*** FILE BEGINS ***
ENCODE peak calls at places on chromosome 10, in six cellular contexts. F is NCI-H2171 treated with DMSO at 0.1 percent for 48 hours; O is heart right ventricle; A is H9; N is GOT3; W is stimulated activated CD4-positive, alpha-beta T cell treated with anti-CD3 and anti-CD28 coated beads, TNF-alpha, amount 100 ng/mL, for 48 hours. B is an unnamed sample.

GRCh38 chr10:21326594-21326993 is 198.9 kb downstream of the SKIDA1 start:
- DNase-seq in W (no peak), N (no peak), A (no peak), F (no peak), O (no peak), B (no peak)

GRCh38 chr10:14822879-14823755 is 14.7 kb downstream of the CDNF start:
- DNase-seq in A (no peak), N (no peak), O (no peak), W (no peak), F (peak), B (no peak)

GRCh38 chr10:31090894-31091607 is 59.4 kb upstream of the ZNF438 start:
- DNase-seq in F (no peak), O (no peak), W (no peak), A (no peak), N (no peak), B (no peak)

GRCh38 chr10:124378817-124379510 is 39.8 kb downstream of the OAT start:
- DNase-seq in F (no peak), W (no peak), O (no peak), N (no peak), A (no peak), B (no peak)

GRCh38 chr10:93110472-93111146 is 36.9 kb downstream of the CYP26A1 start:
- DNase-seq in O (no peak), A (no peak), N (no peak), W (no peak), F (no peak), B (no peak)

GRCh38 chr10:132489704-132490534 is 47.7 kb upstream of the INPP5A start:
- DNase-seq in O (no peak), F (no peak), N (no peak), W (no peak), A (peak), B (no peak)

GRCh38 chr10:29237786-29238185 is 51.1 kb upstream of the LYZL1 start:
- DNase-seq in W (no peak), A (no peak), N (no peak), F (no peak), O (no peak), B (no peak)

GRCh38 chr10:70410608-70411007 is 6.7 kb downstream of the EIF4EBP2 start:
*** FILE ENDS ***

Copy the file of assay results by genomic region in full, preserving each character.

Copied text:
ENCODE peak calls at places on chromosome 10, in six cellular contexts. F is NCI-H2171 treated with DMSO at 0.1 percent for 48 hours; O is heart right ventricle; A is H9; N is GOT3; W is stimulated activated CD4-positive, alpha-beta T cell treated with anti-CD3 and anti-CD28 coated beads, TNF-alpha, amount 100 ng/mL, for 48 hours. B is an unnamed sample.

GRCh38 chr10:21326594-21326993 is 198.9 kb downstream of the SKIDA1 start:
- DNase-seq in W (no peak), N (no peak), A (no peak), F (no peak), O (no peak), B (no peak)

GRCh38 chr10:14822879-14823755 is 14.7 kb downstream of the CDNF start:
- DNase-seq in A (no peak), N (no peak), O (no peak), W (no peak), F (peak), B (no peak)

GRCh38 chr10:31090894-31091607 is 59.4 kb upstream of the ZNF438 start:
- DNase-seq in F (no peak), O (no peak), W (no peak), A (no peak), N (no peak), B (no peak)

GRCh38 chr10:124378817-124379510 is 39.8 kb downstream of the OAT start:
- DNase-seq in F (no peak), W (no peak), O (no peak), N (no peak), A (no peak), B (no peak)

GRCh38 chr10:93110472-93111146 is 36.9 kb downstream of the CYP26A1 start:
- DNase-seq in O (no peak), A (no peak), N (no peak), W (no peak), F (no peak), B (no peak)

GRCh38 chr10:132489704-132490534 is 47.7 kb upstream of the INPP5A start:
- DNase-seq in O (no peak), F (no peak), N (no peak), W (no peak), A (peak), B (no peak)

GRCh38 chr10:29237786-29238185 is 51.1 kb upstream of the LYZL1 start:
- DNase-seq in W (no peak), A (no peak), N (no peak), F (no peak), O (no peak), B (no peak)

GRCh38 chr10:70410608-70411007 is 6.7 kb downstream of the EIF4EBP2 start: